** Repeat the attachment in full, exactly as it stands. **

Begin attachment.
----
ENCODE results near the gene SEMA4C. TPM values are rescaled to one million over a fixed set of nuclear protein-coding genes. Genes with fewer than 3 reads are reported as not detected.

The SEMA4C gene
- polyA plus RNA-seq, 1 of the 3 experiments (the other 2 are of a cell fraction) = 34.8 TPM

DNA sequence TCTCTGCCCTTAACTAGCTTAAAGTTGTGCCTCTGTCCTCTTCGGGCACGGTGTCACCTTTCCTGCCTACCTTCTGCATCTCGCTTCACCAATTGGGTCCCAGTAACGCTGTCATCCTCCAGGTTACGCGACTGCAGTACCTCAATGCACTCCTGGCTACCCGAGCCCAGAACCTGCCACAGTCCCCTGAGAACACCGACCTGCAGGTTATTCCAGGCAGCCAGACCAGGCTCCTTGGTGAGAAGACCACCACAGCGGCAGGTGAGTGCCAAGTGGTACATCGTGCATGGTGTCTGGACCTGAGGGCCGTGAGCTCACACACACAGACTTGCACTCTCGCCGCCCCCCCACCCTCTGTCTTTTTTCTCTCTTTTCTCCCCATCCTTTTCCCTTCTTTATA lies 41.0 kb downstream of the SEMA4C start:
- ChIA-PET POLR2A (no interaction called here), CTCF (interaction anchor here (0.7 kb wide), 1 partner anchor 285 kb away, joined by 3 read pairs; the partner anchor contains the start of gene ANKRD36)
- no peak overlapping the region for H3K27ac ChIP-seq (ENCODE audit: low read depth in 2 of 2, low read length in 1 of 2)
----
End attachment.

ENCODE results near the gene SEMA4C. TPM values are rescaled to one million over a fixed set of nuclear protein-coding genes. Genes with fewer than 3 reads are reported as not detected.

The SEMA4C gene
- polyA plus RNA-seq, 1 of the 3 experiments (the other 2 are of a cell fraction) = 34.8 TPM

DNA sequence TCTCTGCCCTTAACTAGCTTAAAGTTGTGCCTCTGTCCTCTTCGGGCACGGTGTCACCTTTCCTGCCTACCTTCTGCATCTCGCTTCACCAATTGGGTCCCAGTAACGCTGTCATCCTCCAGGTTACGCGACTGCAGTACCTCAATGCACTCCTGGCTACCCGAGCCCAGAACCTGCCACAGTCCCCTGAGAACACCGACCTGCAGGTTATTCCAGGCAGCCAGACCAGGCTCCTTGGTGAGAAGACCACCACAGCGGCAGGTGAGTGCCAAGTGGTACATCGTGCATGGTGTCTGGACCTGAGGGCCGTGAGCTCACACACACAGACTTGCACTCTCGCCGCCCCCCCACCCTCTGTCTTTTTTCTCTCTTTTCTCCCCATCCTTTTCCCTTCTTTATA lies 41.0 kb downstream of the SEMA4C start:
- ChIA-PET POLR2A (no interaction called here), CTCF (interaction anchor here (0.7 kb wide), 1 partner anchor 285 kb away, joined by 3 read pairs; the partner anchor contains the start of gene ANKRD36)
- no peak overlapping the region for H3K27ac ChIP-seq (ENCODE audit: low read depth in 2 of 2, low read length in 1 of 2)